The SaGa series is a long-running RPG series developed by Squaresoft (now Square Enix). Entries in the series have typically defied a number of the conventions of the JRPG subgenre. It was created by Akitoshi Kawazu, who joined Squaresoft in 1985 and worked as a game designer on Final Fantasy and Final Fantasy II. The series began with the original SaGa, released on the Game Boy. In the west, Squaresoft marketed the game under the name The Final Fantasy Legend as a means to draw more interest, though the gameplay is remarkably different from that of the average Final Fantasy title. The Game Boy sequels, SaGa II and SaGa III, were likewise released under the names Final Fantasy Legend II and Final Fantasy Legend III. The first SaGa title to see release in the west under its original name is the PlayStation entry SaGa Frontier.
The SaGa series began as a more traditionally linear RPG series, in which the player controls a single party through the course of the game and engages in events in a predetermined order. Later entries in the series, beginning with Romancing SaGa on the Super Famicom, opened up the gameplay for more non-linear progression. The games traditionally feature multiple protagonists, each with their own intersecting stories that can be played through in any order.
Game Boy Origins
The original SaGa features a gameplay system which allows the player to improve the statistics of the party members through actions taken in battle. For example, attacking with heavy weapons will randomly increase a character's strength statistic. This mechanic is similar in nature to the stat-building system found in Final Fantasy II. Additionally, monster party members can increase in power by consuming the meat of other defeated monsters.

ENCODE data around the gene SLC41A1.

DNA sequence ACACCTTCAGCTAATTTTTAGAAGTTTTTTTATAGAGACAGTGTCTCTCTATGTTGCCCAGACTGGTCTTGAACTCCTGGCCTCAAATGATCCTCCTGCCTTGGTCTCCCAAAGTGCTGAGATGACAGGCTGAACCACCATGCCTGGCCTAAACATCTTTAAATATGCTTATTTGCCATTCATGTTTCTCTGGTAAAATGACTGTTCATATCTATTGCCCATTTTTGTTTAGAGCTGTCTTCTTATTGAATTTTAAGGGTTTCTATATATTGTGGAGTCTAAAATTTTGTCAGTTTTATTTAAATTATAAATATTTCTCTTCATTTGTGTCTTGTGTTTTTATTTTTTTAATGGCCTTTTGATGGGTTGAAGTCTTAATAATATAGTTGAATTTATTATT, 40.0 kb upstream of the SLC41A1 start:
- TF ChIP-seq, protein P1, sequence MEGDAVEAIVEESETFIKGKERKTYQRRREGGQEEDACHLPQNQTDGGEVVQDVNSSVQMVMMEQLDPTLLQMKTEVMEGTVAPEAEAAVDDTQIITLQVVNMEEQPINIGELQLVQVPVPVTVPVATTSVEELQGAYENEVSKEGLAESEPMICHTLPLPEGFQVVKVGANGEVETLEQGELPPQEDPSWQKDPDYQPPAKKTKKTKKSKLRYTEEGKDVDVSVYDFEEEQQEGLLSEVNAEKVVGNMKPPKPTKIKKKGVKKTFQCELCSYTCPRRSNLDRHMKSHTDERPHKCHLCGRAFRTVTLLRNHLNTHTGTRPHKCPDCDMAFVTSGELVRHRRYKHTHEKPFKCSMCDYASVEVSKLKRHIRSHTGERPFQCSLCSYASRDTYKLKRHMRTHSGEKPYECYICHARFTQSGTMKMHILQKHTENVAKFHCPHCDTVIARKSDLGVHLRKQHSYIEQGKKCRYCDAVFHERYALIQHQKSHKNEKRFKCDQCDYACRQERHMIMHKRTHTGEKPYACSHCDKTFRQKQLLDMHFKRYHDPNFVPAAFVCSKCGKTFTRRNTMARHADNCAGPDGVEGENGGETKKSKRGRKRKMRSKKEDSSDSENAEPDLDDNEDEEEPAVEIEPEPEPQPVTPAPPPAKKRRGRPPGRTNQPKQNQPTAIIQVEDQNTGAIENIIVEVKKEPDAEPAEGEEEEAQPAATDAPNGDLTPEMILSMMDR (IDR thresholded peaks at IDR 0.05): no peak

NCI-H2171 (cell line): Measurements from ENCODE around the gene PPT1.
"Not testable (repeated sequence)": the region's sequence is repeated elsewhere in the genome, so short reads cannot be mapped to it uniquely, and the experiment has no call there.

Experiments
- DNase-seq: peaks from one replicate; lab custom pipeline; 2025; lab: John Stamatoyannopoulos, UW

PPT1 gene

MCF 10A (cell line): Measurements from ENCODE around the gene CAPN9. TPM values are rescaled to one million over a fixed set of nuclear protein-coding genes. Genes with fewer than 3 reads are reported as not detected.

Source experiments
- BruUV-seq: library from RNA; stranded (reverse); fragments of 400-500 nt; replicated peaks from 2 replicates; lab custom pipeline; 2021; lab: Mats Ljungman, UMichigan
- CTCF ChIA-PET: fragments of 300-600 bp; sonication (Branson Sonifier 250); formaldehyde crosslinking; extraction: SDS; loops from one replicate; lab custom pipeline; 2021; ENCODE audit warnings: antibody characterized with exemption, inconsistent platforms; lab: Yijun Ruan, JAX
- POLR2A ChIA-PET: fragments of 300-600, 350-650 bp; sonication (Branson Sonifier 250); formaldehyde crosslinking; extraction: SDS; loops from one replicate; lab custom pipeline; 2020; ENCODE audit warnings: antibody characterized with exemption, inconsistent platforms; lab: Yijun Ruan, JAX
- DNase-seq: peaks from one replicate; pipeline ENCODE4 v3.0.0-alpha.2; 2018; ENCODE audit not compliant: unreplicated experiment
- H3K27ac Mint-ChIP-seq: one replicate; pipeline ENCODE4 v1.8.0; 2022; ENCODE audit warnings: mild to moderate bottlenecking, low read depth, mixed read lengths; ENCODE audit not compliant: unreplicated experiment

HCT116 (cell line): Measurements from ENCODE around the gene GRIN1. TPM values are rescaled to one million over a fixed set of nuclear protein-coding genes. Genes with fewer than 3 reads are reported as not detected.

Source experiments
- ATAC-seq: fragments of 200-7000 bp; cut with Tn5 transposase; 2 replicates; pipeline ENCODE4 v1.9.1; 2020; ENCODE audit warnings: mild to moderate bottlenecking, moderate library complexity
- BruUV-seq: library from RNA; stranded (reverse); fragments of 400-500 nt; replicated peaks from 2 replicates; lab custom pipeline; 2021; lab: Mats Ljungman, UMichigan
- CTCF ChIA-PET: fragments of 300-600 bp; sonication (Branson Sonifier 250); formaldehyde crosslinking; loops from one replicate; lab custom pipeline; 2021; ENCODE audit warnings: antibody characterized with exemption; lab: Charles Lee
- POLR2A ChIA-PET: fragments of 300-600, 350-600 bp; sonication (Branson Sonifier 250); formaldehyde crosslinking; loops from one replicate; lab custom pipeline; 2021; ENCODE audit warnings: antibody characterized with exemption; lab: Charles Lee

SaGa allows players to form parties from multiple classes including male and female humans, male and female mutants, and a few species of monsters. SaGa also allowed its humanoid party members to equip weapons, items, armor and magic tomes, limited only by the open slots in a given member's inventory. As such, a single character can equip three swords if the player desires it. Weapons are also perishable, with a set number of uses. Natural monster abilities fall prey to this limitation as well; the only way to "recharge" said abilities is to stay and recover at an inn.
SaGa II adds the unique "Robot" class whose stats are completely dependent on what equipment it has equipped. The more powerful the item, the higher the robot's stats, with the exception of magical equipment. In SaGa III, the player's party members can eat monster meat, as in the first two games, and also install machine parts into their bodies. Character classes exist on a scale of Robot to Monster, with Human/Mutant existing as the neutral median. A character that has installed robot parts can revert to human or become a monster by subsequently eating monster meat.